In Aotearoa, the traditional concept of kaitiakitanga means guardianship, protection, or preservation. It is a way of managing the environment, based on the traditional Māori world view. A kaitiaki would ensure that the mauri (life force) of a taonga is healthy and strong. Since arriving in Aotearoa New Zealand, Māori acquired a wealth of detailed knowledge as they sought to maintain the mauri of the land.
To understand the world, humans must understand relationships between themselves and the environment in which they live. People are part of the environment – not superior to it. The condition or health of the people and the environment are intricately related. The saying ‘Ko au te whenua, ko te whenua ko au’ (I am the land, the land is me) depicts the relationship between people and the environment. Kaitiakitanga invites people to form and maintain relationships with the environment in which they live.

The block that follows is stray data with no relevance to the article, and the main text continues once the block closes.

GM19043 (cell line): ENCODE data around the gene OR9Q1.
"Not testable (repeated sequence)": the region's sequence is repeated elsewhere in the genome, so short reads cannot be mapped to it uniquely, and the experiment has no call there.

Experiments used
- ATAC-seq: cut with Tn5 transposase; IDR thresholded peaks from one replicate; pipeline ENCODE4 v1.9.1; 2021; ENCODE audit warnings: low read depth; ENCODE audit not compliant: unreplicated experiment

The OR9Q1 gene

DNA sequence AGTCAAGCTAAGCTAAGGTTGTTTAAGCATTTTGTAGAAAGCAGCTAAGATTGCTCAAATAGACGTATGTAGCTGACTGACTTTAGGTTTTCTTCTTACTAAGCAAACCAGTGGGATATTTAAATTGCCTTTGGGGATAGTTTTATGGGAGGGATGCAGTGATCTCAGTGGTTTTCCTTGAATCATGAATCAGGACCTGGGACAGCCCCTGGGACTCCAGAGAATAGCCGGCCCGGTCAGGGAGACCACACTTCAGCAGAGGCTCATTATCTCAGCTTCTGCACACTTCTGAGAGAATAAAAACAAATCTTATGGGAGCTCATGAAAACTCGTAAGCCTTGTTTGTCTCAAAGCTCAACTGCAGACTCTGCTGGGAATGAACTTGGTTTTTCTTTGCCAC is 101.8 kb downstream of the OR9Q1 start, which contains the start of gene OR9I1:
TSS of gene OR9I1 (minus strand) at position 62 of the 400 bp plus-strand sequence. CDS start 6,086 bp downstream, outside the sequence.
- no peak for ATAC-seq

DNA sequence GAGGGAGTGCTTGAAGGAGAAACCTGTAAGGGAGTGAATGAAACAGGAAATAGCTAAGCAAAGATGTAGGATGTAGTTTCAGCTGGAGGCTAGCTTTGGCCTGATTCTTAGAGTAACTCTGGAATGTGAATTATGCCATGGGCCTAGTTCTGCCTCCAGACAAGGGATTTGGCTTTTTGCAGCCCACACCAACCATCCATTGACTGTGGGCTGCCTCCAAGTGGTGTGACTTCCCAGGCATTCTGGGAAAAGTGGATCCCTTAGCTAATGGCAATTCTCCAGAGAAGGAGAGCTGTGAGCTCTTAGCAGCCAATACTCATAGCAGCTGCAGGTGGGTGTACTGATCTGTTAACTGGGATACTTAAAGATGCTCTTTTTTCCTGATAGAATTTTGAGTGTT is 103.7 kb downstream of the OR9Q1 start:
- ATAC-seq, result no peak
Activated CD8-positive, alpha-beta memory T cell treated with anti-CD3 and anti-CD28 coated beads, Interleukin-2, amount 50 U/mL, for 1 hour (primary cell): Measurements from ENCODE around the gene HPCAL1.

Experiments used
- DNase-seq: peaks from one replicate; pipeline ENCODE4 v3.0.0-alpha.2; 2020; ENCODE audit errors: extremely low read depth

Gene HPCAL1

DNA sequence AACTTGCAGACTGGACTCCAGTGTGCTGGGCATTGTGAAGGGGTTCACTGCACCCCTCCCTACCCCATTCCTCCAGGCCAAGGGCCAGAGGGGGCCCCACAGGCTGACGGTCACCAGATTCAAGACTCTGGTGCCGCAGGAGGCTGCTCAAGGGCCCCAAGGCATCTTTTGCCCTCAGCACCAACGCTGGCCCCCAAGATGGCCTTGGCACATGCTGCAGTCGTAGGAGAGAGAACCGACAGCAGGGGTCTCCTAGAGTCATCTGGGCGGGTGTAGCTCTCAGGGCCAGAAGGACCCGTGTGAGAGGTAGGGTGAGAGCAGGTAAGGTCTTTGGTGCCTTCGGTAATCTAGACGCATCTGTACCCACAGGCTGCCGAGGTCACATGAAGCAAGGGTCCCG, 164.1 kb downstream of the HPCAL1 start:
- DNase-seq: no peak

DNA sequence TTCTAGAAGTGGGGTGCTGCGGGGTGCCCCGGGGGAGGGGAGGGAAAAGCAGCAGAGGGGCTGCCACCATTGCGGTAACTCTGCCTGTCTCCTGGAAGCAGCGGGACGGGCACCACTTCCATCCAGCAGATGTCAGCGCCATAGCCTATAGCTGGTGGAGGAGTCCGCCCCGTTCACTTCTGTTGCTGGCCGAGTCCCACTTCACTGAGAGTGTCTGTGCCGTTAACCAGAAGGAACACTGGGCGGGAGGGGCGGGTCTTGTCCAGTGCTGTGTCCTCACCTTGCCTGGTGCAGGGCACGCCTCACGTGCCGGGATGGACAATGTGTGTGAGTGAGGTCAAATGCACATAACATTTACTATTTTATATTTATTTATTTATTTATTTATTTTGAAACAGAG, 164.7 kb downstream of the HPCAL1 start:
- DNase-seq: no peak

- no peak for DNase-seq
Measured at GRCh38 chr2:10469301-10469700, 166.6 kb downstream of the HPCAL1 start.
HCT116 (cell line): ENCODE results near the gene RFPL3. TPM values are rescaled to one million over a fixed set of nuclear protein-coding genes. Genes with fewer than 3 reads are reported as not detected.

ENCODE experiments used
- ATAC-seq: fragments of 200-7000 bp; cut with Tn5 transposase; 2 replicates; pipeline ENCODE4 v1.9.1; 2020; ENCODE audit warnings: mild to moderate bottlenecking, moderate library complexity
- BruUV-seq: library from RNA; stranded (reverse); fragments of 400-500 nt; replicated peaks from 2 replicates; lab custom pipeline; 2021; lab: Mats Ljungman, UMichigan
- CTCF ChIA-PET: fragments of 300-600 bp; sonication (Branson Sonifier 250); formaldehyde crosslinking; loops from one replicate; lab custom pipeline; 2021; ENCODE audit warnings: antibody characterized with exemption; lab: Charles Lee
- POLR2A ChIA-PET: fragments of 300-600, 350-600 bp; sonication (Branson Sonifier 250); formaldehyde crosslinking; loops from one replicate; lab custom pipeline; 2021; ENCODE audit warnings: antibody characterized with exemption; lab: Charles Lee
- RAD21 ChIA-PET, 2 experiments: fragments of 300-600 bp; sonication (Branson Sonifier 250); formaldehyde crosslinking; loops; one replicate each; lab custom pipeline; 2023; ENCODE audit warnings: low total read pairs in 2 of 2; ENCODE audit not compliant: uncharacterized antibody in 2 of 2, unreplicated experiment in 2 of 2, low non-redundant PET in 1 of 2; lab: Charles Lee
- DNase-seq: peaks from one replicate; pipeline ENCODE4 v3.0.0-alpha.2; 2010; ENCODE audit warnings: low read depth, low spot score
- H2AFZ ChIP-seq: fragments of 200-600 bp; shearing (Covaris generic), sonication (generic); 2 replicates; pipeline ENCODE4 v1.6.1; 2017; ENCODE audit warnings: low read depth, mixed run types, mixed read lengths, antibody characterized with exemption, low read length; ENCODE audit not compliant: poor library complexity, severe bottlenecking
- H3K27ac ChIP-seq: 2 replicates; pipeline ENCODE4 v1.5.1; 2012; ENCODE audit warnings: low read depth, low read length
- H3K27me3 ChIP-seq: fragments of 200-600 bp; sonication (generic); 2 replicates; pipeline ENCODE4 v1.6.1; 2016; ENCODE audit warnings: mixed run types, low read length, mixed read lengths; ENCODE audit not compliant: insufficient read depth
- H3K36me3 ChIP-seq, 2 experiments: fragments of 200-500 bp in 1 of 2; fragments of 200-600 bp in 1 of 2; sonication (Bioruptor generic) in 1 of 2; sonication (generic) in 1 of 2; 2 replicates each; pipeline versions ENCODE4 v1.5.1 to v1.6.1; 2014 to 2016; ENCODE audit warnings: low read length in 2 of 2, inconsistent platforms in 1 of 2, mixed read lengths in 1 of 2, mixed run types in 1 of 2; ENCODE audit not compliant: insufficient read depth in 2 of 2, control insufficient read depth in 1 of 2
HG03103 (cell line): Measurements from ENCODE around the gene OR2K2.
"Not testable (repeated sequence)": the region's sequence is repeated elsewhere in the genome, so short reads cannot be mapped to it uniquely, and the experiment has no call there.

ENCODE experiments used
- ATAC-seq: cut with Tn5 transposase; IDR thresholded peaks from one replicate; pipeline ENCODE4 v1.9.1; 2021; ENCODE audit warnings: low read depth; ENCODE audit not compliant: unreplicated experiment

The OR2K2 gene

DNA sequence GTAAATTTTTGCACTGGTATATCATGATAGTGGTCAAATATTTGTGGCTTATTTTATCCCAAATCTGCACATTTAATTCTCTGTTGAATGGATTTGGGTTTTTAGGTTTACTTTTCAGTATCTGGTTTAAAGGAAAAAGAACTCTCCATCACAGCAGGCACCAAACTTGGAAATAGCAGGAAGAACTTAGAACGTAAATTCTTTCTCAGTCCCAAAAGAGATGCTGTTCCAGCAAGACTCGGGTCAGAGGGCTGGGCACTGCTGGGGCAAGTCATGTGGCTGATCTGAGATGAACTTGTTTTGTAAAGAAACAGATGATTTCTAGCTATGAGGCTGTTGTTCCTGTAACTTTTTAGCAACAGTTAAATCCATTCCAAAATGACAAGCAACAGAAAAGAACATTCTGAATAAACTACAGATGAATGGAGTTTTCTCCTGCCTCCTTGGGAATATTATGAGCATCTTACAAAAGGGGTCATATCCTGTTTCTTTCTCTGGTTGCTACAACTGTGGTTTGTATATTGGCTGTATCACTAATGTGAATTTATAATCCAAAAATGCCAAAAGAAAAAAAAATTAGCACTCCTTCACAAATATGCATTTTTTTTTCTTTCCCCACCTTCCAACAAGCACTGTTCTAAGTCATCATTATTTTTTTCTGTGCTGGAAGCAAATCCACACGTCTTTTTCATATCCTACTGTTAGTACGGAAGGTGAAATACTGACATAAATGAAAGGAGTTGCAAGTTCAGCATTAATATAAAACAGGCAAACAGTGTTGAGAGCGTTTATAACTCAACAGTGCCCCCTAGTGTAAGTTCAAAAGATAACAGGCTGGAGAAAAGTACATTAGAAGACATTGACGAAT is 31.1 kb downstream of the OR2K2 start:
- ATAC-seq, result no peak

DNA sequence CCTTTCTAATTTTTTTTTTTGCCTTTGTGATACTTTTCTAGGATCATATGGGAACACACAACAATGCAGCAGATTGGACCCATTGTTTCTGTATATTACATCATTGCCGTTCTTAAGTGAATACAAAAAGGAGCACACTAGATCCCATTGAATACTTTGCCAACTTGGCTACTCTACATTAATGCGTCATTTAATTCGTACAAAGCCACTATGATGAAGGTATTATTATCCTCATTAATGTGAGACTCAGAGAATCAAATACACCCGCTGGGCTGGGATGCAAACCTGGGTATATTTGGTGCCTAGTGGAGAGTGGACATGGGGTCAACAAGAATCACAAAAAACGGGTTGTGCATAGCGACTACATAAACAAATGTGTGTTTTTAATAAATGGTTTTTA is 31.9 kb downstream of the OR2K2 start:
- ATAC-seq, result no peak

As a result, a few questions to ponder about: What are our responsibilities as a kaitiaki towards the land and the people?
How can we be more in tune to feedback from nature?
What are some ways for us to self regulate ourselves within our ecological niche?